Rosatom to train 2k personnel working in Dabaa Nuclear Power Plant



Tue, 19 Nov 2019 - 03:38 GMT


Tue, 19 Nov 2019 - 03:38 GMT

FILE - El Dabaa Nuclear Power Plant

FILE - El Dabaa Nuclear Power Plant

CAIRO - 19 November 2019: Chief Human Resources Officer at Rosatom Tatyana Terentyeva told Egypt Today that her corporation plans to train about 2,000 people of operational and maintenance personnel who will work in Al Dabaa Nuclear Power Plant starting early 2020.

“Training and upskilling employees is our top priority. During implementation of a project we do our best to help partner countries on each step related to nuclear education,” Terentyeva affirmed.

“Together with the Egyptian side, we are working on updating the country's higher education system to ensure continuous training of young personnel for the developing nuclear industry in Egypt,” Terentyeva stated.

Russian official
Chief Human Resources Officer at Rosatom Tatyana Terentyeva

“Since 2014, there has also been a program of state scholarships under the government of the Russian Federation for Egyptian students wishing to master nuclear and engineering specialties in leading Russian universities. All 30 available places have been filled for class 2019/20. We are currently in the process of gauging how many available places we will have for class 2020/21,” Terentyeva added.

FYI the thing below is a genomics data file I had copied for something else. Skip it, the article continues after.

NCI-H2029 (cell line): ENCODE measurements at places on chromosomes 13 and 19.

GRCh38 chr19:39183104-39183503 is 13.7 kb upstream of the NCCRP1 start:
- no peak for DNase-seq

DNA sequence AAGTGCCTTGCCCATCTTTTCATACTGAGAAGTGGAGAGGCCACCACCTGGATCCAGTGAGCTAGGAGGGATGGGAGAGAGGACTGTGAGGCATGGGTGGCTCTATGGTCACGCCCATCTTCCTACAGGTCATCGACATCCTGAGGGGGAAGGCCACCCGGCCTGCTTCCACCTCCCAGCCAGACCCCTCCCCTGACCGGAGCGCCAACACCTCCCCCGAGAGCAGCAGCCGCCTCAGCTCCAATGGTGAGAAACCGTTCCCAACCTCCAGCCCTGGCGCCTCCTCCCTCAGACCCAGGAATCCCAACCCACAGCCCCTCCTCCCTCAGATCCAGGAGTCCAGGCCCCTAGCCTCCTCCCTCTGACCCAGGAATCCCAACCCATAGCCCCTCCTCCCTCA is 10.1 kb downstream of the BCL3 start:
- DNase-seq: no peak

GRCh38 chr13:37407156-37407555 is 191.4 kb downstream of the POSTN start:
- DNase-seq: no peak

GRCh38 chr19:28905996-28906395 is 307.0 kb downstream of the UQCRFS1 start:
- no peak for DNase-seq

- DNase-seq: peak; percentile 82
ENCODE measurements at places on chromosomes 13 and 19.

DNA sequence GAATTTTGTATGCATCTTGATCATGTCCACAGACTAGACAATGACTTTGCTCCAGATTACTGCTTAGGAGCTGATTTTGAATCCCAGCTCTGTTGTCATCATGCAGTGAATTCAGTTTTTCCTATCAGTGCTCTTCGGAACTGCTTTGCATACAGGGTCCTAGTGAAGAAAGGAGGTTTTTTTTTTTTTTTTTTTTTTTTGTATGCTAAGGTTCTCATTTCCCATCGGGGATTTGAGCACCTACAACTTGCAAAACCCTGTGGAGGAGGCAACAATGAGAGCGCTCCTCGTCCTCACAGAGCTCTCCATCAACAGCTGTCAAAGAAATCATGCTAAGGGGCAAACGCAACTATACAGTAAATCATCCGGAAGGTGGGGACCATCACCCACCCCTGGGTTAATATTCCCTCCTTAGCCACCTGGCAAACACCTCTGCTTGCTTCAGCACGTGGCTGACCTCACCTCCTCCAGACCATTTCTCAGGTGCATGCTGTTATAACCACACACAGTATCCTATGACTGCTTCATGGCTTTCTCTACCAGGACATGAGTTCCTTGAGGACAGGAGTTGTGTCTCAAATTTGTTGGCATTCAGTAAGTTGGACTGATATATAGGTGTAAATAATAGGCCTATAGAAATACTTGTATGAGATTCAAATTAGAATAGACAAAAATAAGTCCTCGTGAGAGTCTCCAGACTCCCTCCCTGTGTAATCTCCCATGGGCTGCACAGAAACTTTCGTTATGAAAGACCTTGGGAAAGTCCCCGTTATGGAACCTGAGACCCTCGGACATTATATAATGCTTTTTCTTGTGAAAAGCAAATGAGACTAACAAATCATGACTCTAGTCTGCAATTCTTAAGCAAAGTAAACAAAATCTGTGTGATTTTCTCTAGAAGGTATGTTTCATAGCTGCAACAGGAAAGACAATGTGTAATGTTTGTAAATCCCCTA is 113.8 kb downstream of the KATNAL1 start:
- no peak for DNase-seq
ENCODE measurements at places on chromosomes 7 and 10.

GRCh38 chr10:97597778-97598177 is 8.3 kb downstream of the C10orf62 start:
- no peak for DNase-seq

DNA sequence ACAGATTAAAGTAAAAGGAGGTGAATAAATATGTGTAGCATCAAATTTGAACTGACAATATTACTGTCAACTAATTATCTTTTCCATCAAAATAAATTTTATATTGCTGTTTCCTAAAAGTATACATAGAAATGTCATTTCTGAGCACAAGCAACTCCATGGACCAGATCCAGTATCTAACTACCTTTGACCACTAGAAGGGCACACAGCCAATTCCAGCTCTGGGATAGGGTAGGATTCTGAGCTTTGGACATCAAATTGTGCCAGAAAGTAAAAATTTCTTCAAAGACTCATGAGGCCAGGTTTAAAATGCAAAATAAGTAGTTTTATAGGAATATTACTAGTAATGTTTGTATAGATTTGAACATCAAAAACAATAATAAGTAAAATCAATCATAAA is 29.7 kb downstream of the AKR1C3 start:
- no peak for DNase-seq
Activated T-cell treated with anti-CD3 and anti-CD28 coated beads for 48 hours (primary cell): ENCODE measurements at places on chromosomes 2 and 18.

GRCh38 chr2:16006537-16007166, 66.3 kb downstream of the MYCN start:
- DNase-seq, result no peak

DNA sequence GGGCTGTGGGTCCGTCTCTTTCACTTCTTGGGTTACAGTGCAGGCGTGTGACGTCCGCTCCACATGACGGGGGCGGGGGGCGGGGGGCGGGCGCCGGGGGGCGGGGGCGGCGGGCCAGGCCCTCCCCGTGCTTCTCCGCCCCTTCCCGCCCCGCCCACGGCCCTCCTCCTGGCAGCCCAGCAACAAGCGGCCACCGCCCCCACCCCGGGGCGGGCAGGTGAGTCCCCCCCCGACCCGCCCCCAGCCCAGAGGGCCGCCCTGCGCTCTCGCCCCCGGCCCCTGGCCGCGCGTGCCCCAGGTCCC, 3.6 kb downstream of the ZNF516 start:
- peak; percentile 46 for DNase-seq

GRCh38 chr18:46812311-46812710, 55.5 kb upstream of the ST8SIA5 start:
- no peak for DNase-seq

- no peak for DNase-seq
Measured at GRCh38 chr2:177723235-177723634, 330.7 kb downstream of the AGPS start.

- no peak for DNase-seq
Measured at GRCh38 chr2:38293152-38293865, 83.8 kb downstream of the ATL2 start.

In 2014, Egypt and Russia announced their cooperation in the nuclear power field. On November 19, 2015, an agreement was finally signed between Cairo and Moscow that allows Russia to build a nuclear power plant in the Mediterranean city of Dabaa, with Russia extending a $25 billion loan to Egypt to cover the cost of construction. The loan will cover 85 percent of the plant, with Egypt funding the remaining 15 percent.

According to the deal, Russian nuclear firm Rosatom will finance and construct four third-generation reactors, with a capacity of 1,200 megawatts (MW) each, for a total of 4,800 MW. The plant will be built on approximately 12,000 feddans and is expected to create over 50,000 job opportunities.

Nuclear energy is part of the government’s plan to diversify its energy sources to prevent any future crisis resulting from shortages in electricity.



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